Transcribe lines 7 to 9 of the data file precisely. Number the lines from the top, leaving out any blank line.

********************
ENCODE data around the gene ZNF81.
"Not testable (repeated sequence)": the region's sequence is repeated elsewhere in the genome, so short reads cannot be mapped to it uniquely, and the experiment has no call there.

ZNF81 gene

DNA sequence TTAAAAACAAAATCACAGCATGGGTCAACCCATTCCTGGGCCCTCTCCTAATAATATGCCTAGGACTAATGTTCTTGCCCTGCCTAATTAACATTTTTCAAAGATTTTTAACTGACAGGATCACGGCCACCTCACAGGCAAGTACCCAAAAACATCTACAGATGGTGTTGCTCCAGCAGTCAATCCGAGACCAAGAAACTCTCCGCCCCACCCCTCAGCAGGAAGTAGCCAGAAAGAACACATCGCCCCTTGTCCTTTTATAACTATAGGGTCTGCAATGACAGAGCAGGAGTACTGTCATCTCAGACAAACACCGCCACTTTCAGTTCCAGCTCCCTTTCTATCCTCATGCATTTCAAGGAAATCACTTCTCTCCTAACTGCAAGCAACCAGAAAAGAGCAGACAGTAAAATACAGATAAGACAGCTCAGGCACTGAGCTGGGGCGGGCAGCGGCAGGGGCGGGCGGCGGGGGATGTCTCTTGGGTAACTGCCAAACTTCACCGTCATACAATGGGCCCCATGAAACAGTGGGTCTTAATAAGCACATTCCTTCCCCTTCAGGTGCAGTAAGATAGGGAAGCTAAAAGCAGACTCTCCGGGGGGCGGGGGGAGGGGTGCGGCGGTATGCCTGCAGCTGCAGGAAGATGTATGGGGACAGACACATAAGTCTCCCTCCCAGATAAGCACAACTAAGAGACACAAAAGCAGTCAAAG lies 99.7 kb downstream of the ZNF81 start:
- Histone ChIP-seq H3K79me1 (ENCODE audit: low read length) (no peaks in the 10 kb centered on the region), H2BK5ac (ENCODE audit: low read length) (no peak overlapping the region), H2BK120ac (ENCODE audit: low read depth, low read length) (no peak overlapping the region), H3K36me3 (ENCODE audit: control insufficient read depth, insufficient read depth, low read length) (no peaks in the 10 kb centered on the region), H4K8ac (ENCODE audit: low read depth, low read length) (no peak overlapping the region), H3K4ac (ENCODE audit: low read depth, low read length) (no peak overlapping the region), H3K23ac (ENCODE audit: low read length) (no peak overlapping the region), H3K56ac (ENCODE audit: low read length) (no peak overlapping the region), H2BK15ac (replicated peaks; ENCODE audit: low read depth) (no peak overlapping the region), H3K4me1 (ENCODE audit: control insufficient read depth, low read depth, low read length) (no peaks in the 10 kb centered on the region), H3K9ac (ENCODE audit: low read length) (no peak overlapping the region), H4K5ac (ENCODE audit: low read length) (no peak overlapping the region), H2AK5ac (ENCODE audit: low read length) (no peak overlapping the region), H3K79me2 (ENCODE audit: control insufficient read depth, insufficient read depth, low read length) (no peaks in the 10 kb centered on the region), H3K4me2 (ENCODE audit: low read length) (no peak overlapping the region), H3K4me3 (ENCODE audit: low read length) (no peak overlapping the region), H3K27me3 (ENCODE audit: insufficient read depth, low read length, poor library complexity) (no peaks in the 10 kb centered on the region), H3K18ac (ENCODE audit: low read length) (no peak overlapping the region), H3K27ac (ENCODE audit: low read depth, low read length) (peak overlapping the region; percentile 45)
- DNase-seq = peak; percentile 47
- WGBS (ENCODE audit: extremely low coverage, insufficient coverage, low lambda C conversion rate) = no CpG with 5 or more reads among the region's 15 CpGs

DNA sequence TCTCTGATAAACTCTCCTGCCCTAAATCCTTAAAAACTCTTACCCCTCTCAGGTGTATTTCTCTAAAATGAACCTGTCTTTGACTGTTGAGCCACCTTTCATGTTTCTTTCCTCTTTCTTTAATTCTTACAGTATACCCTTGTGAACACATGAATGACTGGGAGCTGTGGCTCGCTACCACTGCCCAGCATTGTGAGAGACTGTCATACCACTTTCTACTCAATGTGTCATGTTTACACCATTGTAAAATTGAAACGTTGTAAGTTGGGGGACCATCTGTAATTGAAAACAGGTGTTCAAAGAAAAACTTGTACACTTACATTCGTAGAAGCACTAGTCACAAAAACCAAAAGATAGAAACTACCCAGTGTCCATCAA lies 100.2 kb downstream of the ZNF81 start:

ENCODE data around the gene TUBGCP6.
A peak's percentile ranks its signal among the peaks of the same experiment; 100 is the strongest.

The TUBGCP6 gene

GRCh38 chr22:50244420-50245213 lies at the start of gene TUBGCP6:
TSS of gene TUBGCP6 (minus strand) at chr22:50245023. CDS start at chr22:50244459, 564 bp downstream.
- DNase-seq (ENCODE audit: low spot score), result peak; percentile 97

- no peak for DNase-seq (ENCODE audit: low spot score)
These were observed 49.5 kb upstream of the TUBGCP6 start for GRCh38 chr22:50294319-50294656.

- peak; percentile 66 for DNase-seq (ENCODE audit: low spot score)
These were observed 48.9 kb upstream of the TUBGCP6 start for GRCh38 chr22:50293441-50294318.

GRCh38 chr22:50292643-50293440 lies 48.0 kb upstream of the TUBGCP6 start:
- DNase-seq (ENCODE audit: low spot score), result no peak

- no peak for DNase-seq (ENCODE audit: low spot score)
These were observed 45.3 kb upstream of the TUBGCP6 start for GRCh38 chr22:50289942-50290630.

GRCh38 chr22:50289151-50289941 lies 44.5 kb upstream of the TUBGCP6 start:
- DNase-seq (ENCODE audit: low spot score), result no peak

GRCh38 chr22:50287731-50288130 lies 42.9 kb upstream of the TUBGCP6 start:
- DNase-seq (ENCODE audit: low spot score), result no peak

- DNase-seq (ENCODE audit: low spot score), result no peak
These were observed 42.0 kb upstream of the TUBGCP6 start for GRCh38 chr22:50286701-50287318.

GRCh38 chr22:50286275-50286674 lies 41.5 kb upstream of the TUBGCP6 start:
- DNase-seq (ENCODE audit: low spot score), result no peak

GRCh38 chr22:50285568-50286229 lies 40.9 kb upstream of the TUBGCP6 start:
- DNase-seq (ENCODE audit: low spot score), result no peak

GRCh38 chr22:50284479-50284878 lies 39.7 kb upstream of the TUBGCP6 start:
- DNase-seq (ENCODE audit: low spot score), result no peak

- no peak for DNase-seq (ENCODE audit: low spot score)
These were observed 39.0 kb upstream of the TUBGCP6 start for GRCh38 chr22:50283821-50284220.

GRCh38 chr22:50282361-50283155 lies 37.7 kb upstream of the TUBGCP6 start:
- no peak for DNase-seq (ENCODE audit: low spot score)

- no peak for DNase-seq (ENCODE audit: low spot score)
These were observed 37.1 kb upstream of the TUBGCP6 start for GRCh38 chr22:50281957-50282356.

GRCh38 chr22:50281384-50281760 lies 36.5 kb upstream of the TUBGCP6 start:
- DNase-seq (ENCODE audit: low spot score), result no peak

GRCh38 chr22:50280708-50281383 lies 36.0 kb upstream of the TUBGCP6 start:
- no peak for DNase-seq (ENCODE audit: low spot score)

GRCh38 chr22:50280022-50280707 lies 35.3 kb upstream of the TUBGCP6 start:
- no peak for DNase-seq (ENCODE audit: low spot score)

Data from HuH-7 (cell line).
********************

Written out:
- WGBS (ENCODE audit: extremely low coverage, insufficient coverage, low lambda C conversion rate) = no CpG with 5 or more reads among the region's 15 CpGs

DNA sequence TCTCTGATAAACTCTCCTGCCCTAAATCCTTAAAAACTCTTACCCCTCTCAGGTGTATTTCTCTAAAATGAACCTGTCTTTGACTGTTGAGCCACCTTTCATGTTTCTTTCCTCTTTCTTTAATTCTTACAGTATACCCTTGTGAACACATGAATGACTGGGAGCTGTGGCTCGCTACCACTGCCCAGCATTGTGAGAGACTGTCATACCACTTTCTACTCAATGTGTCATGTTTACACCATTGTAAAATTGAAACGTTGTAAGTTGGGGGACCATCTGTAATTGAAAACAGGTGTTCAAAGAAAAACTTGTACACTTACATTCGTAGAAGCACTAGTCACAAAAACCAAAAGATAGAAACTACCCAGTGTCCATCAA lies 100.2 kb downstream of the ZNF81 start:

ENCODE data around the gene TUBGCP6.